Short Letter, Long Farewell

by Peter Handke

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Last Updated on May 6, 2015, by eNotes Editorial. Word Count: 659

Short Letter, Long Farewell is one of Austrian novelist and playwright Peter Handke’s typically enigmatic works, a decidedly meditative novel which defies simple summary or definitive explanation. It seems to involve at once too little plot and too much; its events follow one another in bewildering succession and fail to form any clearly meaningful pattern.

The novel is divided into two nearly equal parts, “The Short Letter” and “The Long Farewell,” each preceded by a brief passage from Karl Philipp Moritz’s Anton Reiser (1785-1790; English translation, 1926). The first passage deals with the need to attend closely to physical facts and the second deals with the way in which travel enables one to “forget what we don’t like to think of as real, as though it were a dream.” Dreams play an important part in Handke’s novel, as do physical facts, and it is between the elusive otherness of the first and the swamping immediacy of the second that both the narrator and the reader must negotiate their way.

The novel begins in April—like Geoffrey Chaucer’s Canterbury Tales (1380-1390) and T.S. Eliot’s The Waste Land (1922)—on the narrator’s second day in the United States, only a few days before his thirtieth birthday. The reader follows him on his cross-country travels from Providence, Rhode Island, to New York, Philadelphia, St. Louis, Tucson, and finally California. Where Walt Whitman traveled the land transcendentally, “afoot with [his]vision,” Handke’s narrator is adrift with his nightmare—Whitman’s exuberance and faith having collapsed into the black hole of Handke’s bleak aesthetic. Whether his narrator’s travels comprise a quest or an escape is left in doubt, for they cannot be divorced from those of his wife, Judith, from whom he has recently separated but who has since come to the United States. At first, it is the narrator who seems to be following his wife, but it soon becomes equally likely that she is the tracker and he the prey. He is perhaps not so much tracked as lured to his death, but it is a death that she seems more intent on dreaming about than actually causing.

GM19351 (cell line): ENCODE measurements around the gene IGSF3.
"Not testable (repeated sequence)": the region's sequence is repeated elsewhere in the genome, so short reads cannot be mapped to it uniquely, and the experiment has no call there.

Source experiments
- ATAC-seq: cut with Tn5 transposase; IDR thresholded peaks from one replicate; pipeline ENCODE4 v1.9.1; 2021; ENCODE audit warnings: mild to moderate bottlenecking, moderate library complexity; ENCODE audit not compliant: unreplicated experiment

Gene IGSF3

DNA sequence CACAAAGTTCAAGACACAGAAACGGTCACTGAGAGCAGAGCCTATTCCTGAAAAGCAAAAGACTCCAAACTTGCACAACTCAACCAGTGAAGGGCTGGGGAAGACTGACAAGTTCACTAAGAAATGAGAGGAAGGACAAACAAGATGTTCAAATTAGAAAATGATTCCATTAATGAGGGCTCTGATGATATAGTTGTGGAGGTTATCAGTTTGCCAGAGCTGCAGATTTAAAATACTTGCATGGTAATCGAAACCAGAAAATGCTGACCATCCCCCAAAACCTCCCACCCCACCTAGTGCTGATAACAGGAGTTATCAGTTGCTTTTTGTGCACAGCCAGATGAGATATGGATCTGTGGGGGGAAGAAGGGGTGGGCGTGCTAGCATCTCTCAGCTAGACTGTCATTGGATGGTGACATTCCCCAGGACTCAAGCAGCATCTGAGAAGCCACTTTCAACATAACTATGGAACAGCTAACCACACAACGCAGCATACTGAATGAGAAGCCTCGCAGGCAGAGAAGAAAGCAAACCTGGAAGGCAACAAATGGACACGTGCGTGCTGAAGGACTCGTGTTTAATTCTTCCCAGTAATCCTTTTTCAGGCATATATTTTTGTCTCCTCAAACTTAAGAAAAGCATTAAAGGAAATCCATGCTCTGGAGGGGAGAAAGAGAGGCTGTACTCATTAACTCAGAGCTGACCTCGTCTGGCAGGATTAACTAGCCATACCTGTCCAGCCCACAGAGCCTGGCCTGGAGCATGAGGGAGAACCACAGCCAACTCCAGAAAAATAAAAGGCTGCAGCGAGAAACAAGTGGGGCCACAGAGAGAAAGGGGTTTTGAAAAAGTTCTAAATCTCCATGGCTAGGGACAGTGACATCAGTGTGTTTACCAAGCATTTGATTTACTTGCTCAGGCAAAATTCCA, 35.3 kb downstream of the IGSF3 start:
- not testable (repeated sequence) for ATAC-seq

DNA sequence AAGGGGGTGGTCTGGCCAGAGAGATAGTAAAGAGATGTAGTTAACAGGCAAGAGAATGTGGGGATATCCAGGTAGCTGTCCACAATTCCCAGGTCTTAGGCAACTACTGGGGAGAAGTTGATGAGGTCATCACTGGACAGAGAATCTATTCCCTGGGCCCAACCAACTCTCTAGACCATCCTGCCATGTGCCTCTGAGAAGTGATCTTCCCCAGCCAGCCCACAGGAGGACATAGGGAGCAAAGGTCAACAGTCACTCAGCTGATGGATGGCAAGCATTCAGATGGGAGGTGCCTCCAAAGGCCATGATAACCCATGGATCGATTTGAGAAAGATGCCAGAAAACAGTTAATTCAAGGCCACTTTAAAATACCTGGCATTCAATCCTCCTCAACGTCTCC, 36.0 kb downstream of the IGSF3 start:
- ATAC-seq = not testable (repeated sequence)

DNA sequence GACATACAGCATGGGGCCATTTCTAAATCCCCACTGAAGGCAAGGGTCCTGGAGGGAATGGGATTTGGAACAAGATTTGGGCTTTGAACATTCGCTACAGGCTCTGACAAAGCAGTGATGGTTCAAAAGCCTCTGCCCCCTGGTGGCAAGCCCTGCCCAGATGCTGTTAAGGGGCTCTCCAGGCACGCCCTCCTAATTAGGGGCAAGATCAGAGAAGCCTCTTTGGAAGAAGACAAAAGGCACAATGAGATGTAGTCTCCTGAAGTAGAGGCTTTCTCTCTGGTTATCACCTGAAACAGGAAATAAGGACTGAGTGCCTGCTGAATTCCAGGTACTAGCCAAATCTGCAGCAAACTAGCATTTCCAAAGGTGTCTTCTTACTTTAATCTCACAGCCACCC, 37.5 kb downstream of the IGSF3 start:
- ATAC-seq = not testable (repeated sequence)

The novel’s ambiguous action is rendered in an equally ambiguous style that may best be described as absurdist realism. The sentence, “The bus took the Bruchner Expressway through the Bronx, turned off to the right, and crossed the Harlem River to Manhattan,” is typical of this style, one in which the specific details do not contribute to any Jamesian “solidity of specification” but instead suggest that they have been arbitrarily chosen; they are not so much insignificant as nonsignifying. They hint that the narrator’s larger world, and that of the reader as well, may be similarly devoid of meaning. The style is too realistic and serves only to accentuate the gap between language and physical reality on the one hand and language and understanding on the other. The narrator observes and records everything but, along with his reader, understands nothing. Realizing his own ignorance and incapacity, he pursues an art of deflection, hoping that, by describing accurately what is near at hand, he will be able to delude himself into believing it to have the “momentous” importance it clearly does not possess. It is a style marked above all by coordination rather than subordination, an art of catenation rather than comprehension: an ultimate superficial realism surprisingly like the disjunctive dream logic by which one scene leads, as if inevitably, to the next.

The narrator searches for reasons and motives but finds only his own explanations. Since he is also a random event in the world, his actions are themselves similarly absurd. “Then and there I decided to spend the money living as lazily and frivolously as possible” is a statement that is open to the reader’s interpretation but not to any definitive explanation. Like the narrator, it does not mean; it is.

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